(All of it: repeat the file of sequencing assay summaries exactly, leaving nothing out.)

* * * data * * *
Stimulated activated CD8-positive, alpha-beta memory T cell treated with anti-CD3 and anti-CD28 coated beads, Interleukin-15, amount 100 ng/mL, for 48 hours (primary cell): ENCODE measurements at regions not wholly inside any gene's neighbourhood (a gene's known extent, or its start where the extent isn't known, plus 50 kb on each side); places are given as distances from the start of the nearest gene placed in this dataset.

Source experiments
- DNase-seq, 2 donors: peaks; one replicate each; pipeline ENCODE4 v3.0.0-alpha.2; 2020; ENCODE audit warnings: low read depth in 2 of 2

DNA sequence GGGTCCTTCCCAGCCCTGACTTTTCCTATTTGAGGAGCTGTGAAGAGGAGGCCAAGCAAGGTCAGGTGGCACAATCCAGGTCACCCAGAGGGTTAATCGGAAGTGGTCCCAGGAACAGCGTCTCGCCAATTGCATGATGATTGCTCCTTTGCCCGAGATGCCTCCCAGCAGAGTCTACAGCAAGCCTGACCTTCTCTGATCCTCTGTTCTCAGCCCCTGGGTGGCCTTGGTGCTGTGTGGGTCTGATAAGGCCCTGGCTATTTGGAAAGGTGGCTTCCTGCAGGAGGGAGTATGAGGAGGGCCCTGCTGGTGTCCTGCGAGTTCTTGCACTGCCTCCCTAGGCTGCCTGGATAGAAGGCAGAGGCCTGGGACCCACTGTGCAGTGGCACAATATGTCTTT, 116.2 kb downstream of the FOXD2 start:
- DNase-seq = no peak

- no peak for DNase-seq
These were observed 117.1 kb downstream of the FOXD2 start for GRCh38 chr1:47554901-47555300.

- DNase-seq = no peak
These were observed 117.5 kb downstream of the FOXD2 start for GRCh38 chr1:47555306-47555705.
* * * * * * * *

Stimulated activated CD8-positive, alpha-beta memory T cell treated with anti-CD3 and anti-CD28 coated beads, Interleukin-15, amount 100 ng/mL, for 48 hours (primary cell): ENCODE measurements at regions not wholly inside any gene's neighbourhood (a gene's known extent, or its start where the extent isn't known, plus 50 kb on each side); places are given as distances from the start of the nearest gene placed in this dataset.

Source experiments
- DNase-seq, 2 donors: peaks; one replicate each; pipeline ENCODE4 v3.0.0-alpha.2; 2020; ENCODE audit warnings: low read depth in 2 of 2

DNA sequence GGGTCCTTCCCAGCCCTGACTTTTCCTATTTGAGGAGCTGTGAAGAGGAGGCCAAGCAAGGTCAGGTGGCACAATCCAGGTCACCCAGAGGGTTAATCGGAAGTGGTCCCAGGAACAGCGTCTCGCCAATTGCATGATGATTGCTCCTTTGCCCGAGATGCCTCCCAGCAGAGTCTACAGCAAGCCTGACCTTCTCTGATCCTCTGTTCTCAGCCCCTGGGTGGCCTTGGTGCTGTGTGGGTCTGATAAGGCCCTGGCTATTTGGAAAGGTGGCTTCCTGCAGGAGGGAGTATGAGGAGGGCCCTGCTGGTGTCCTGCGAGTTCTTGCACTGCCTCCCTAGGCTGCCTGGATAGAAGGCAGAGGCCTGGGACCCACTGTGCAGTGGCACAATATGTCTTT, 116.2 kb downstream of the FOXD2 start:
- DNase-seq = no peak

- no peak for DNase-seq
These were observed 117.1 kb downstream of the FOXD2 start for GRCh38 chr1:47554901-47555300.

- DNase-seq = no peak
These were observed 117.5 kb downstream of the FOXD2 start for GRCh38 chr1:47555306-47555705.